Life in a Viking village

When the Vikings arrived in Scotland from Norway, they brought their own way of life with them. So what was life like in a Viking village?

Vikings were very handy around the house, making their own cloth, bread and games too.

What were Viking villages like?

The Vikings and their families mostly lived in small villages that were near the coast.

Despite their reputation as brave warriors and terrifying raiders, the Vikings spent most of their time farming and fishing.

The Vikings grew wheat to make bread and beer, and raised animals such as sheep, pigs and cattle. The seas were very important for Viking life and fishing provided a big part of the Viking diet.

Living near the sea had other benefits. The Vikings were excellent sailors and it was easier for them to travel by boat than by land. This was very important as the Vikings also often had to travel great distances to trade.

A recreation of what a Viking longhouse would have looked like

What was it like in a Viking home?

In countries like Norway, Viking homes were usually built from wood.

They had thick walls made from wood and mud and the roofs were layered with thick turfs of grass or thatched with branches and reeds.

In Scotland, the houses were often built from stone because there were less trees and wood was harder to come by.

The common name for Viking homes was longhouses as they were rectangular in shape. Most homes would be quite small as only the wealthy could afford big homes.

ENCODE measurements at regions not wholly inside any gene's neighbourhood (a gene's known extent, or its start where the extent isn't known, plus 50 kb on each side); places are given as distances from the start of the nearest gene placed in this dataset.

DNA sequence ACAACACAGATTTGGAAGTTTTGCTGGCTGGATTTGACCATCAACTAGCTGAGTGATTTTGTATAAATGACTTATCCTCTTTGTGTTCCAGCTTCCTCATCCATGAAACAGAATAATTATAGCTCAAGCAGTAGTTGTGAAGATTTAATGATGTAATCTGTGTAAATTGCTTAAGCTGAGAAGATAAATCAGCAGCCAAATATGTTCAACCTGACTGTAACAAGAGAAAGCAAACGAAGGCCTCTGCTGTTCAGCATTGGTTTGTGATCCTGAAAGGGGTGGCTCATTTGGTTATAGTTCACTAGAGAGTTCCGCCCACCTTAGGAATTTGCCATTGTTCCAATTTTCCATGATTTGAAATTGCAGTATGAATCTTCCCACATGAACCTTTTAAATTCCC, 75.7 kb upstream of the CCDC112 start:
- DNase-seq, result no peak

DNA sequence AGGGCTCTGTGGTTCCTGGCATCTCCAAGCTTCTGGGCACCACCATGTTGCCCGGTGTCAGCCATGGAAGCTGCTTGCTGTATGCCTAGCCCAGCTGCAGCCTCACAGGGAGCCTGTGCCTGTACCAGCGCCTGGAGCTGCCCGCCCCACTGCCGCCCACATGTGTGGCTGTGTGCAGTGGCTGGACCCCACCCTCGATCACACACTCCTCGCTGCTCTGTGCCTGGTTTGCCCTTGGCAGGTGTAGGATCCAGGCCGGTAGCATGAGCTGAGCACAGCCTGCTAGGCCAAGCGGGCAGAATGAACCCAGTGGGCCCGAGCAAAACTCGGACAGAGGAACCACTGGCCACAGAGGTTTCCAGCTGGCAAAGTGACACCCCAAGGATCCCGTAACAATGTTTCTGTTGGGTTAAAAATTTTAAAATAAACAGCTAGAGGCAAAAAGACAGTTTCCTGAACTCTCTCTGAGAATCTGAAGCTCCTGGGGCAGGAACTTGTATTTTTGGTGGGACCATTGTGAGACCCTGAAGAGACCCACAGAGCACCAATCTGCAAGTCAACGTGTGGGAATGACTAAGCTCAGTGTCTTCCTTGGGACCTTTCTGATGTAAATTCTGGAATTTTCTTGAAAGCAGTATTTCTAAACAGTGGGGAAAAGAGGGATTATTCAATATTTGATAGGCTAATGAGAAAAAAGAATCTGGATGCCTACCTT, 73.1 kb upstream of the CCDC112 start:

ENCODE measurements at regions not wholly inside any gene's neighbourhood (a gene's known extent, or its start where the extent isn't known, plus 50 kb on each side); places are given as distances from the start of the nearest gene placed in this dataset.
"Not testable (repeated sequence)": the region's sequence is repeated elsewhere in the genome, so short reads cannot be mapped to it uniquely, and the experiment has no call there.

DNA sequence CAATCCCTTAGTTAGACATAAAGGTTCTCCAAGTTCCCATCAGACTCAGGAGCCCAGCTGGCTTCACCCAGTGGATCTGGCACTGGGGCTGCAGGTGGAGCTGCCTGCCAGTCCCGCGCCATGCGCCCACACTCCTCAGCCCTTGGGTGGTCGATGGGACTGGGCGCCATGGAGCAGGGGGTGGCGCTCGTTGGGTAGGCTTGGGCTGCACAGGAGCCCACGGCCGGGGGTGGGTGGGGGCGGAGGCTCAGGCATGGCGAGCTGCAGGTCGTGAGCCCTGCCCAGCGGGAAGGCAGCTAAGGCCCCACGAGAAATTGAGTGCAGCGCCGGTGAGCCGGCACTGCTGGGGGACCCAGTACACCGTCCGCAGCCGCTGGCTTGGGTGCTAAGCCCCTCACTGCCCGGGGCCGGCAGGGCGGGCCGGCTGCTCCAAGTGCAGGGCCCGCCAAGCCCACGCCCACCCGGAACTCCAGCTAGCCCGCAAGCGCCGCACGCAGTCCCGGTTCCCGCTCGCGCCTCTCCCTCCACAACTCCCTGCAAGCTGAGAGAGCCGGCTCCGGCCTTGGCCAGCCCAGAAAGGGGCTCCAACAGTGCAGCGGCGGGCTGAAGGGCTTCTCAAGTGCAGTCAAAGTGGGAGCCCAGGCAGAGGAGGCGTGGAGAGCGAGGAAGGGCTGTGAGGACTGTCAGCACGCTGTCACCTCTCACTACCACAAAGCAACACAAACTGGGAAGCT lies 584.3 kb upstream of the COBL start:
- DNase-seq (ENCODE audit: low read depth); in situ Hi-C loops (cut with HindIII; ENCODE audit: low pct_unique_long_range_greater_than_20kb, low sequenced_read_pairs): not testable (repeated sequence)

There were no toilets or running water and in the winter Viking families shared their homes with their animals. They would have been very smelly!

A modern recreation of what the inside of a Viking house would look like

What was life like?

Life in Viking villages was shaped by the seasons and everyone had a role to play making sure there was enough food to eat.

During the summer months, male Vikings would form raiding parties and sail across the sea to raid settlements, or monasteries such as Iona and Lindisfarne to carry off all the gold and treasure they could get their hands on.

While the men were raiding, it was the women and children who looked after the farming.

Crops had to be planted, watered, and harvested, animals had to be looked after before they were killed and butchered, and fish had to be smoked or salted to preserve them so they had food to eat over the winter.

Women and girls would also spin wool into thread and make cloth. It was often the job of children to grind grains to make the flour that they used to bake their bread.

It was a tough life.

A favourite Viking delicacy was was rotten shark meat. Shark flesh was left to dry and go off for four months to create a stinky dish called hákarl.

Explore a Viking home. Click on the labels to find out more.